One of the first places to look for optimization opportunities is your website.
Many websites are leaky buckets that constantly lose visitors. It’s important to find and patch up the holes on your website so you can retain visitors and convert them to subscribers, leads and customers.
This is a big topic that could require its own blog post, but here are some basic ideas to optimize your website:
- Improve calls-to-action (CTAs). If you want to convert visitors to leads and customers, make sure you have prominent CTAs. Always ask yourself – “what do you want the visitor to do?” Then build the appropriate CTAs on your site to drive that behavior.
- Make it mobile-friendly. More and more people are viewing websites on their mobile device. A responsive design that looks good on every device will help you retain visitors better.
- Focus on SEO. Optimizing your site for search engines will help people find your site when they are looking for information.
In addition to your website, you should also take a look at all of your marketing initiatives and find opportunities to improve them. For instance, if you have an email marketing effort in place, what can you do to increase click-through-rates or grow the size of your list?
Test out different approaches to see if you can improve the results for work you’re already doing.
5. Invest more in what’s working.
If there’s a marketing effort that’s performing particularly well for you, shift your budget to focus more on this area. This sounds like a no-brainer, but often this idea gets missed in favor of chasing shiny new marketing tactics.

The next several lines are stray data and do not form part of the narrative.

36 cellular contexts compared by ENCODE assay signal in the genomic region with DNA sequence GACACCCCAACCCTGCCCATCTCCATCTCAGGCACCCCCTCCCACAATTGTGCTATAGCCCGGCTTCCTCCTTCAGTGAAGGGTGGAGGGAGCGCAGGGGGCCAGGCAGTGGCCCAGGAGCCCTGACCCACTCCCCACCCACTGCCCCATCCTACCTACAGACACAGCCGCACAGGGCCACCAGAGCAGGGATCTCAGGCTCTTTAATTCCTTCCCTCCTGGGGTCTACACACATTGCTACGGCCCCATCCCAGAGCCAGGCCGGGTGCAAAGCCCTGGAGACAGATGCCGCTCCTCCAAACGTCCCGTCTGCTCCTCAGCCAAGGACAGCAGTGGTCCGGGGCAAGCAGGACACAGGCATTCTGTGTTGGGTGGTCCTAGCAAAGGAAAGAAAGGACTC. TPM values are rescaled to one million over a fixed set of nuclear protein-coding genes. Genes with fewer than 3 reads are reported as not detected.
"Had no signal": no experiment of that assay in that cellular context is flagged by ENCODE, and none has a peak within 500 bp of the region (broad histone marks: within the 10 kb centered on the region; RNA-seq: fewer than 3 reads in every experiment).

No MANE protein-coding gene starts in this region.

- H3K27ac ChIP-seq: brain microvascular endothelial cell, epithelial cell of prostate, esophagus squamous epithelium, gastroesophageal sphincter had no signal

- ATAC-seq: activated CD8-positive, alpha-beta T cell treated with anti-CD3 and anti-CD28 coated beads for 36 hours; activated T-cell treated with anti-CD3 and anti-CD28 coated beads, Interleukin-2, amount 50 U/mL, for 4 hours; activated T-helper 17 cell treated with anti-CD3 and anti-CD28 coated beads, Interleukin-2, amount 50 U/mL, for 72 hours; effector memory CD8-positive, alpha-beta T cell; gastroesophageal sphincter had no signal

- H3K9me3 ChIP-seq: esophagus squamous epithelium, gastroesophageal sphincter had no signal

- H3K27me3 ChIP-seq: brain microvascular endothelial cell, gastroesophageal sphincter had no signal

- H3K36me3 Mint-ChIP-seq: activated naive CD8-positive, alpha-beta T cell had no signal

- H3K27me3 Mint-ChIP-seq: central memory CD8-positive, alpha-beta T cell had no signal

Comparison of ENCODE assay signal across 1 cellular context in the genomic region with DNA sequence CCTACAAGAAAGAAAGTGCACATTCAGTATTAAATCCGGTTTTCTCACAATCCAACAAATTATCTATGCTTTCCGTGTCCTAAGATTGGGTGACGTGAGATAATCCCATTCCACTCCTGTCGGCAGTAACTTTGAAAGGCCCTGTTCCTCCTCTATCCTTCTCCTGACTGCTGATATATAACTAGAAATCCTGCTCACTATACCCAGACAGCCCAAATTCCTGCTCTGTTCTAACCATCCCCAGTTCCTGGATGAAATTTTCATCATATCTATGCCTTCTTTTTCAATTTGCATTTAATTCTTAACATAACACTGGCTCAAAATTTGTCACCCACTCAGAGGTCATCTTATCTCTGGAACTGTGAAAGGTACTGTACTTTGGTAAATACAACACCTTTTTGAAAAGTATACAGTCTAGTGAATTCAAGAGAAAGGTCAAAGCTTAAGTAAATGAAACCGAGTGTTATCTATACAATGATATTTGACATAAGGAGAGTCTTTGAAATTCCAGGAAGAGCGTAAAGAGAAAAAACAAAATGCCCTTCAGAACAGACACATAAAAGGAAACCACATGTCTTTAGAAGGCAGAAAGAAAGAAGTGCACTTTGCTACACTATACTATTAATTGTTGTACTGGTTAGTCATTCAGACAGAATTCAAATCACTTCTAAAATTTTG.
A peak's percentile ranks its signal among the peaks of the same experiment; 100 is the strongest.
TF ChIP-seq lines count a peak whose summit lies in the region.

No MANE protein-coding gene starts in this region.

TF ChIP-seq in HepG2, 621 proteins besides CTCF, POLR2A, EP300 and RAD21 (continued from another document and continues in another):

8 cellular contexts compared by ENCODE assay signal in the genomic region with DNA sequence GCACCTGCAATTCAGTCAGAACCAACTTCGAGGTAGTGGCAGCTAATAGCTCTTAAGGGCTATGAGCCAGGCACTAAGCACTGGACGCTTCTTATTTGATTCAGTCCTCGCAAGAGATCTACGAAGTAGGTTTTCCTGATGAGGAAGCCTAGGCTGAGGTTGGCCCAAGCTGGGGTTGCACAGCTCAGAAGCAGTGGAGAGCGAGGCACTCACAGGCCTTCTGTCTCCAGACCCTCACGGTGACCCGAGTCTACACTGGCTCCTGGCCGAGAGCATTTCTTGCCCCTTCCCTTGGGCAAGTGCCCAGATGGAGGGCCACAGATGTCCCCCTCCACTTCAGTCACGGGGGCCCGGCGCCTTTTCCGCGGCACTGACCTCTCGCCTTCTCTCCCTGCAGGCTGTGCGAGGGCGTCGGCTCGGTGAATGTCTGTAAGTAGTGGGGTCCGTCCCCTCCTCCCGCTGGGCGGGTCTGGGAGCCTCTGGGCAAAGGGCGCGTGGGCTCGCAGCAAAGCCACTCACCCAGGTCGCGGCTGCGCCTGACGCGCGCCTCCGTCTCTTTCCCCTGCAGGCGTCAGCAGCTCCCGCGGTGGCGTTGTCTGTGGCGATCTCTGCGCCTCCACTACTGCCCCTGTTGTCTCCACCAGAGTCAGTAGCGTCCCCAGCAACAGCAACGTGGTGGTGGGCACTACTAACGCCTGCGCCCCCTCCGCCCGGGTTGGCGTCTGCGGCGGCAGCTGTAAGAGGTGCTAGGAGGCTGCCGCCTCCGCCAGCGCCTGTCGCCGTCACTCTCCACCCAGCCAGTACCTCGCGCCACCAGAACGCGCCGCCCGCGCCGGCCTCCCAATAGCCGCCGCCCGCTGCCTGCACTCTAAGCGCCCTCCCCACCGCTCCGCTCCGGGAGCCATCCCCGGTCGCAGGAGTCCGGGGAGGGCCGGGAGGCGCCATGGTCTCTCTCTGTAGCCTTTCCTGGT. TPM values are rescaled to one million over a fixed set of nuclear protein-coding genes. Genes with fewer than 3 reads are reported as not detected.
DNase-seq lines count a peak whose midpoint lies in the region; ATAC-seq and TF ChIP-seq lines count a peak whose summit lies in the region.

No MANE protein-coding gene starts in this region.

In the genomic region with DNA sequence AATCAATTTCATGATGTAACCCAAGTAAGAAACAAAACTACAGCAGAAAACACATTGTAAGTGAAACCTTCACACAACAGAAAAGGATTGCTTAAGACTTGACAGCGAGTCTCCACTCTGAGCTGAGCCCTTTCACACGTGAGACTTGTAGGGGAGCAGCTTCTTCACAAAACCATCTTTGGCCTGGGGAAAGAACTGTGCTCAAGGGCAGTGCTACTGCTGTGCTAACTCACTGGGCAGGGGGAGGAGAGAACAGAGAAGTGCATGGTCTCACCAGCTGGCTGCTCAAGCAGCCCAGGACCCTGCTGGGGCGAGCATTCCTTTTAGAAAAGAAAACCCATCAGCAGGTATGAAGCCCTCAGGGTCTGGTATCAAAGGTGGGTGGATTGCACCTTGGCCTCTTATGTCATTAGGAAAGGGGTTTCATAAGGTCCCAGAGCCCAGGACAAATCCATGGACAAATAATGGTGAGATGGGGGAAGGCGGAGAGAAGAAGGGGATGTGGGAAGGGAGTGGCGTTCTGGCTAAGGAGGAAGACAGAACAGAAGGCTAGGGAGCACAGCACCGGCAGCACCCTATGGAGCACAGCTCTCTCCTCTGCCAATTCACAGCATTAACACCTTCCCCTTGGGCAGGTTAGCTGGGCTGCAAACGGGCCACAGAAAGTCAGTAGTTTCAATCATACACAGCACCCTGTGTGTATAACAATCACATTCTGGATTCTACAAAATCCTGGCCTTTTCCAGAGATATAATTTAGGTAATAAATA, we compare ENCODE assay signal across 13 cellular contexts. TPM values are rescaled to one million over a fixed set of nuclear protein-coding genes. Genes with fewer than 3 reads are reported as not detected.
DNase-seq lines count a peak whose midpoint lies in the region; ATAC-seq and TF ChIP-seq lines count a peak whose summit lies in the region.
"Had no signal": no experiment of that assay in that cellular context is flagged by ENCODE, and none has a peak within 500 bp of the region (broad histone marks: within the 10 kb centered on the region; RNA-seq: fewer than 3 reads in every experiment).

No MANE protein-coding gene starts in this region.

For instance, if your Google Adwords campaign is generating some positive results for you, double down on that effort and invest more of your budget there. Or, if you find that more of your website traffic is coming from LinkedIn than Facebook, focus your attention there.
Make sure you’re regularly reviewing your analytics so you can focus more of your time and budget on the areas that will have the biggest impact.
One Thing You Shouldn’t Do When Your Marketing Budget is Tight
When budgets are tight, marketing is often one of the first line items on the chopping block.
However, resist the temptation to cut your marketing budget too far. When you do that, you reduce your ability to generate more leads for your pipeline down the road. It might seem harmless to cut your marketing efforts now, but you’ll feel the results of those marketing cuts in six to 12 months.
In fact, studies show that companies who faired best after economic downturns were those that invested in marketing during the slump. Because those companies invested in marketing when others pulled back, they were able to increase awareness, market share and ultimately sales.
While there might be realities of limited cash available to invest in marketing, just make sure you don’t pull the plug entirely. Find ways to continue to focus on marketing – or you’ll be paying for it later.
How do you market your business when budgets are tight?